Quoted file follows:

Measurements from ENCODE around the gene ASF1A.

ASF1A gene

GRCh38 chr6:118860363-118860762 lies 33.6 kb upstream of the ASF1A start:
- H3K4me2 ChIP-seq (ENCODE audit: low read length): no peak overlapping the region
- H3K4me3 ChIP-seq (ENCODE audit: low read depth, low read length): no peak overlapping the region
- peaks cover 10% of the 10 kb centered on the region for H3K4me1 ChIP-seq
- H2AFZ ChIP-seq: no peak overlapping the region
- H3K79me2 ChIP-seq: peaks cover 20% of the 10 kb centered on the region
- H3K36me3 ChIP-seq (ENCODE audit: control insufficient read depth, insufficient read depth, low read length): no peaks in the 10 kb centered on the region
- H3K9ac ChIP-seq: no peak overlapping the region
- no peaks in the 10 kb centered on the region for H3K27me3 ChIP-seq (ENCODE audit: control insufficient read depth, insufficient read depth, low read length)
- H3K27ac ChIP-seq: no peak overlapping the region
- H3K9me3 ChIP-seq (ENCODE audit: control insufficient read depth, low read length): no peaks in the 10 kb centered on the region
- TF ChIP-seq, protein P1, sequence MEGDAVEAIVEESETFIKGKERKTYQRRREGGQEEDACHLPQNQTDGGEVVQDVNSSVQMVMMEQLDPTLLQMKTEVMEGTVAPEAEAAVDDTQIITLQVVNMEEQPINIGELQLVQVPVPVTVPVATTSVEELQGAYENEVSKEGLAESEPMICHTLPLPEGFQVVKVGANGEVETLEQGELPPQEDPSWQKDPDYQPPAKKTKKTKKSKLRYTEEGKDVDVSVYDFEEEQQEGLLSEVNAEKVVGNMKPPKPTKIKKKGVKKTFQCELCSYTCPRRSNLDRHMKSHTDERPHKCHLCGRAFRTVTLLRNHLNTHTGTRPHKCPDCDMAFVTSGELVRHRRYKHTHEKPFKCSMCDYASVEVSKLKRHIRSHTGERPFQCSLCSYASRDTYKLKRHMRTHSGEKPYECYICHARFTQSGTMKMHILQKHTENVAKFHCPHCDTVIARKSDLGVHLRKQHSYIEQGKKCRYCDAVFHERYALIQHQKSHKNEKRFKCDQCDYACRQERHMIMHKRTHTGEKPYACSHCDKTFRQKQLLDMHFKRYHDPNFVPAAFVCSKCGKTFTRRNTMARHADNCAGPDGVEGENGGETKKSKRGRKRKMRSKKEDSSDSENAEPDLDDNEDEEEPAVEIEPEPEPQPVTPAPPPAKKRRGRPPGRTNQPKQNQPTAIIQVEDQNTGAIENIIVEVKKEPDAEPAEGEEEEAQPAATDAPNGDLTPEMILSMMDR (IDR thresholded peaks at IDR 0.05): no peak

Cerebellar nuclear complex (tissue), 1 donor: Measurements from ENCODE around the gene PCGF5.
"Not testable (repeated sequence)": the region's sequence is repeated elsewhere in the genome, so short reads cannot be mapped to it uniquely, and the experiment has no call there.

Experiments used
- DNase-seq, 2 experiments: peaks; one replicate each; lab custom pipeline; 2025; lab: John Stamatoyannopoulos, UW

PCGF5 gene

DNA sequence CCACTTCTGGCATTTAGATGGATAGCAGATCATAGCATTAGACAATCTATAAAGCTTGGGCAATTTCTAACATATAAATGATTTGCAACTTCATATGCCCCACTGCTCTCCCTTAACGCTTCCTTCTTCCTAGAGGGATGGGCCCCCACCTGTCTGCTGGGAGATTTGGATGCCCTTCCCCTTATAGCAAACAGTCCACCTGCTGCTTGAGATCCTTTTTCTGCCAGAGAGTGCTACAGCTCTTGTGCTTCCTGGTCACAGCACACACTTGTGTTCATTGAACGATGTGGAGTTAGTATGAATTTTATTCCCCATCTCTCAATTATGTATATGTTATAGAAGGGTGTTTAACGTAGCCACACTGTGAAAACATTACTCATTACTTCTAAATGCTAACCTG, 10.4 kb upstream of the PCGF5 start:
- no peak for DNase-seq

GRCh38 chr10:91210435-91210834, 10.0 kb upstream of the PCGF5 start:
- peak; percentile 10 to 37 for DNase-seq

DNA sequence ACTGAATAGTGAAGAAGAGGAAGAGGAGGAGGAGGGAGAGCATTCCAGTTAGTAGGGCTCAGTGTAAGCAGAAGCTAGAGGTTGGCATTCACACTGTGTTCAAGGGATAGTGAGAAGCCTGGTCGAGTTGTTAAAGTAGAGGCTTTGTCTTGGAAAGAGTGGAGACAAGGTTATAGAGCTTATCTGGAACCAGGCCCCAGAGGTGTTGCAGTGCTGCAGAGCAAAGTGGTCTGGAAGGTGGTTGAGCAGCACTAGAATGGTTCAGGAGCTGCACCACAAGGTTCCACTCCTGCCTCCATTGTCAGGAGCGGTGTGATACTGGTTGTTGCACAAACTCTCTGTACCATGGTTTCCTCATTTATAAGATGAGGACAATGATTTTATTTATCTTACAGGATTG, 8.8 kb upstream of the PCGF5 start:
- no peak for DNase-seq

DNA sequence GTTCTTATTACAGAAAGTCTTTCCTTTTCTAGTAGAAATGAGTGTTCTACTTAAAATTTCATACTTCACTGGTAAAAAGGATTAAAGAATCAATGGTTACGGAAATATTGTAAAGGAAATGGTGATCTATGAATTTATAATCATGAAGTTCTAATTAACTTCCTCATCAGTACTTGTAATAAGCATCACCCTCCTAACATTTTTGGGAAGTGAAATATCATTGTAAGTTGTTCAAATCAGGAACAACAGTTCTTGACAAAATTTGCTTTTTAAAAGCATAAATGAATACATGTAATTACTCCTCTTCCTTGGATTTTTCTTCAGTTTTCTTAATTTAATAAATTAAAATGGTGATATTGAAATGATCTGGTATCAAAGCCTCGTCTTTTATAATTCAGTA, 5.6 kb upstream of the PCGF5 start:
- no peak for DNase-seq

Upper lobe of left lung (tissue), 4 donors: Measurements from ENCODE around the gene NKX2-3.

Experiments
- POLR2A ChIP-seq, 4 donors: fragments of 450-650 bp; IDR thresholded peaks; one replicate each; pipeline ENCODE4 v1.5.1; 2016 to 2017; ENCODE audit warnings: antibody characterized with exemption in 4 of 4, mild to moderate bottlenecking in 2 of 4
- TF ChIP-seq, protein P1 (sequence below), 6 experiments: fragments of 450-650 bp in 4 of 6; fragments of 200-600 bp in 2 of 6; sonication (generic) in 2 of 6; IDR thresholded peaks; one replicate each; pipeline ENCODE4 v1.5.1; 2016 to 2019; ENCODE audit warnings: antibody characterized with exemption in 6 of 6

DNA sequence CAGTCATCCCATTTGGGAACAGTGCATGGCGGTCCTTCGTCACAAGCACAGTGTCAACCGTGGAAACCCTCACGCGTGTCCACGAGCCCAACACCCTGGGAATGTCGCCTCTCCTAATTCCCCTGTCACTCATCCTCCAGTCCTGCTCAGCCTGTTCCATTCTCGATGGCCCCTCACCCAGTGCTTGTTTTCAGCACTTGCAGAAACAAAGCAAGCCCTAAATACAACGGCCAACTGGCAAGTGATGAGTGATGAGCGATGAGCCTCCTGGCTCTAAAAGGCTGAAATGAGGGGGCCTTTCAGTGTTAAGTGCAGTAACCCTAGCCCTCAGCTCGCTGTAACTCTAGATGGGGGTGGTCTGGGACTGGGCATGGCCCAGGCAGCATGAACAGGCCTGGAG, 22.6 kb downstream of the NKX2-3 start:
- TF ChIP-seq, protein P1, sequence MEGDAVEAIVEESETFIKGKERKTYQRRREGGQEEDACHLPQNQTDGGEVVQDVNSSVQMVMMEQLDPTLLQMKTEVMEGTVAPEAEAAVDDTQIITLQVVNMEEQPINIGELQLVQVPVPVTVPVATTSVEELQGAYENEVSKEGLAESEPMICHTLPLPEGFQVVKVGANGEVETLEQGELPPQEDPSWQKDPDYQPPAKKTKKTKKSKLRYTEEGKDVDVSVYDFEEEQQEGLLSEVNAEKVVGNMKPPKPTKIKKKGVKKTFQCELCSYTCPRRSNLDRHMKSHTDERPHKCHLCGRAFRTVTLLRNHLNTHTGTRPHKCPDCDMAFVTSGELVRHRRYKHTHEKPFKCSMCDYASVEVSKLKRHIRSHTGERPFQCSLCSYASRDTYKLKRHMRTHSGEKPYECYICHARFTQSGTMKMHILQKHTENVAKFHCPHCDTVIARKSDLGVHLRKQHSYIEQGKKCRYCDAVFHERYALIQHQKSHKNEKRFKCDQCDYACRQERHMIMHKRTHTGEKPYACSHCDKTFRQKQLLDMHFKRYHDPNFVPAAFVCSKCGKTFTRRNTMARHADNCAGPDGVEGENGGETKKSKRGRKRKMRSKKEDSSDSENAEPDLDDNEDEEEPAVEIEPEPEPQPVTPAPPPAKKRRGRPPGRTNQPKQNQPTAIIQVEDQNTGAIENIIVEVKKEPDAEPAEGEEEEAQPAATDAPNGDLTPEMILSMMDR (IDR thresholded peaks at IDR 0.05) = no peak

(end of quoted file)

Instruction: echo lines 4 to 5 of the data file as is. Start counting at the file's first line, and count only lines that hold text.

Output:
- H3K4me2 ChIP-seq (ENCODE audit: low read length): no peak overlapping the region
- H3K4me3 ChIP-seq (ENCODE audit: low read depth, low read length): no peak overlapping the region